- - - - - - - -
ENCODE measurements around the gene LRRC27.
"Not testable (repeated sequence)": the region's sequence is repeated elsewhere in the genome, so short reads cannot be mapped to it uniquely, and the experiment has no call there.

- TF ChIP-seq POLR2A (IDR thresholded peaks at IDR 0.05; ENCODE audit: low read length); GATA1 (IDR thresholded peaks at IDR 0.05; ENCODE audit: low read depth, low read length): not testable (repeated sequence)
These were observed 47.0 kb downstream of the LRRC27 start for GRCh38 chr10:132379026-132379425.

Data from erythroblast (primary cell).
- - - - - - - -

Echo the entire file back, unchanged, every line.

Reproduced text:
ENCODE measurements around the gene LRRC27.
"Not testable (repeated sequence)": the region's sequence is repeated elsewhere in the genome, so short reads cannot be mapped to it uniquely, and the experiment has no call there.

- TF ChIP-seq POLR2A (IDR thresholded peaks at IDR 0.05; ENCODE audit: low read length); GATA1 (IDR thresholded peaks at IDR 0.05; ENCODE audit: low read depth, low read length): not testable (repeated sequence)
These were observed 47.0 kb downstream of the LRRC27 start for GRCh38 chr10:132379026-132379425.

Data from erythroblast (primary cell).